Republicans and the fine art of fake news

Updated
Let’s say you’re a voter in central California and you go online to look for information about a competitive congressional race. You stumble upon a website with a generic sounding name, “Central Valley Update,” and find some news coverage that casts the Democrat in a very negative light. It looks like a news story; it’s presented as a news story; and you might well be tempted to perceive it as a news story.
 
Except, it isn’t. Down at the very bottom of the page, in a small font, readers can learn that the “Central Valley Update,” is actually “paid for by the National Republican Congressional Committee.”
 
Yes, as Shane Goldmacher reported yesterday, the Republicans’ House campaign arm “is now in the faux-news game.”
The National Republican Congressional Committee, which came under fire earlier this year for a deceptive series of fake Democratic candidate websites that it later changed after public outcry, has launched a new set of deceptive websites, this time designed to look like local news sources.
 
The NRCC has created about two dozen of these new faux news sites targeting Democrats, both challengers and incumbents, and is promoting them across the country with localized Google search ads.
 
The NRCC’s single-page sites are designed to appear to be a local news portal, with logos like “North County Update” or “Central Valley Update.” The articles begin in the impartial voice of a political fact-checking site, hoping to lure in readers. “We’ll take a look at her record and let you decide,” starts one. Then they gradually morph into more biting language.
It seems pretty obvious the National Republican Congressional Committee is trying to deceive the public, though an NRCC official characterized the fake-news initiative as simply “a new and effective way to disseminate information.”
 
This is the second time this year the NRCC’s efforts to push the limits of online propriety have caused a stir. In February, the Republican campaign committee created another series of misleading websites – the sites led visitors to believe they were financially supporting Dem candidates, when in fact the money was ending up in the NRCC’s coffers.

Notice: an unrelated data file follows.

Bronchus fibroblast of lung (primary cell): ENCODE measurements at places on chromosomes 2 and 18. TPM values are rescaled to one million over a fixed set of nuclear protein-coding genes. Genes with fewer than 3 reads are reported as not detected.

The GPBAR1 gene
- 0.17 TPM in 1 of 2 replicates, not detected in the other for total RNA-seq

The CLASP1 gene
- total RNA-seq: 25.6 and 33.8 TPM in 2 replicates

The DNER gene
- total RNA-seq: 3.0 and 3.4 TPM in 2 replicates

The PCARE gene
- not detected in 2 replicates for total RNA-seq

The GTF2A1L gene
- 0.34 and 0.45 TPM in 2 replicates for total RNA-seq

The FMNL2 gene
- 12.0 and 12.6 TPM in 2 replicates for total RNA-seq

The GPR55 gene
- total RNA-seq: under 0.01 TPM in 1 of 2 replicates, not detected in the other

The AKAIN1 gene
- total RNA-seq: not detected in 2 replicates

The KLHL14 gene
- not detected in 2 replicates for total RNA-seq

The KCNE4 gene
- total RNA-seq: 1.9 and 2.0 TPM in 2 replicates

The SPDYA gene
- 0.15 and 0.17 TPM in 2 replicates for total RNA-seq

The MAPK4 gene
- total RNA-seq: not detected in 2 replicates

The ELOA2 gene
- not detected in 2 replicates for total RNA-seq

But these fake-news websites are arguably more bizarre.
 
For one thing, congressional Republicans already have a legion of allies in conservative media eager to publish and/or broadcast the party’s messages. Why would the National Republican Congressional Committee feel the need to recreate the wheel?
 
For another, haven’t Republicans learned their lesson yet about fake news? During the Bush/Cheney era, the Bush administration had a bad habit of paying pundits to endorse the Republican agenda, creating fake-news segments to be distributed to local television stations (to be aired without public disclosure), and hiring retired military officers to appear in the media to say they agree with the Bush administration’s policies.
 
Nearly a decade later, Republicans are again turning to fake news to get their message out? I realize the NRCC is looking for a “new and effective way to disseminate information,” but they’ll have to do better than this.
 
Note: The photo on this post has been changed.
 

Conservative Media, House Republicans and NRCC

Republicans and the fine art of fake news

Updated